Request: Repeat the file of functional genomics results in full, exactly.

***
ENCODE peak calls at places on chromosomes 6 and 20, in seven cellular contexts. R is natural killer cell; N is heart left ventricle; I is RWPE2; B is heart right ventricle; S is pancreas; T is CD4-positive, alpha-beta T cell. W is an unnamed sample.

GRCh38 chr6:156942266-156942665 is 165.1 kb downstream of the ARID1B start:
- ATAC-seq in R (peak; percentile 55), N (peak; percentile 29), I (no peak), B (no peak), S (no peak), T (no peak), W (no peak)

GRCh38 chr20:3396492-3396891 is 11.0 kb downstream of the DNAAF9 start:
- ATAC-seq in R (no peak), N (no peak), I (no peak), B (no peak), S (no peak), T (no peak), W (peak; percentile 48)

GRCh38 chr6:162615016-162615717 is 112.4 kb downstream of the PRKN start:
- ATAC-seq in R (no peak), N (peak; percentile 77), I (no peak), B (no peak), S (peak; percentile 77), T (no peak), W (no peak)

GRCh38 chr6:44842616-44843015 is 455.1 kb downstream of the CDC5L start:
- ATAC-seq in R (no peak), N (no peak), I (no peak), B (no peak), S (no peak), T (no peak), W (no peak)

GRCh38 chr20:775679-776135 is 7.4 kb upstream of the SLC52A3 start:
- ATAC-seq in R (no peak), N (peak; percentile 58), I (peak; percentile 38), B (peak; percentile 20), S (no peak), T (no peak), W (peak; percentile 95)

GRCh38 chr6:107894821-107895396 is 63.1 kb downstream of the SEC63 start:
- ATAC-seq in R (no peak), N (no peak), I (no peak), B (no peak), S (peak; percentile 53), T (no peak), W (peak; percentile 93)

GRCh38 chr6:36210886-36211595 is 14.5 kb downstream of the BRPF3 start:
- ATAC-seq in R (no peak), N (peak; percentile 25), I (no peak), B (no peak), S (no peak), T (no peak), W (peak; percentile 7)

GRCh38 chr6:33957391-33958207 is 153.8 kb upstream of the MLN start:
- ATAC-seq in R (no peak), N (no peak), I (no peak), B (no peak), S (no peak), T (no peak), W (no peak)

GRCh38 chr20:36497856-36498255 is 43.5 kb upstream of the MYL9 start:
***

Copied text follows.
ENCODE peak calls at places on chromosomes 6 and 20, in seven cellular contexts. R is natural killer cell; N is heart left ventricle; I is RWPE2; B is heart right ventricle; S is pancreas; T is CD4-positive, alpha-beta T cell. W is an unnamed sample.

GRCh38 chr6:156942266-156942665 is 165.1 kb downstream of the ARID1B start:
- ATAC-seq in R (peak; percentile 55), N (peak; percentile 29), I (no peak), B (no peak), S (no peak), T (no peak), W (no peak)

GRCh38 chr20:3396492-3396891 is 11.0 kb downstream of the DNAAF9 start:
- ATAC-seq in R (no peak), N (no peak), I (no peak), B (no peak), S (no peak), T (no peak), W (peak; percentile 48)

GRCh38 chr6:162615016-162615717 is 112.4 kb downstream of the PRKN start:
- ATAC-seq in R (no peak), N (peak; percentile 77), I (no peak), B (no peak), S (peak; percentile 77), T (no peak), W (no peak)

GRCh38 chr6:44842616-44843015 is 455.1 kb downstream of the CDC5L start:
- ATAC-seq in R (no peak), N (no peak), I (no peak), B (no peak), S (no peak), T (no peak), W (no peak)

GRCh38 chr20:775679-776135 is 7.4 kb upstream of the SLC52A3 start:
- ATAC-seq in R (no peak), N (peak; percentile 58), I (peak; percentile 38), B (peak; percentile 20), S (no peak), T (no peak), W (peak; percentile 95)

GRCh38 chr6:107894821-107895396 is 63.1 kb downstream of the SEC63 start:
- ATAC-seq in R (no peak), N (no peak), I (no peak), B (no peak), S (peak; percentile 53), T (no peak), W (peak; percentile 93)

GRCh38 chr6:36210886-36211595 is 14.5 kb downstream of the BRPF3 start:
- ATAC-seq in R (no peak), N (peak; percentile 25), I (no peak), B (no peak), S (no peak), T (no peak), W (peak; percentile 7)

GRCh38 chr6:33957391-33958207 is 153.8 kb upstream of the MLN start:
- ATAC-seq in R (no peak), N (no peak), I (no peak), B (no peak), S (no peak), T (no peak), W (no peak)

GRCh38 chr20:36497856-36498255 is 43.5 kb upstream of the MYL9 start: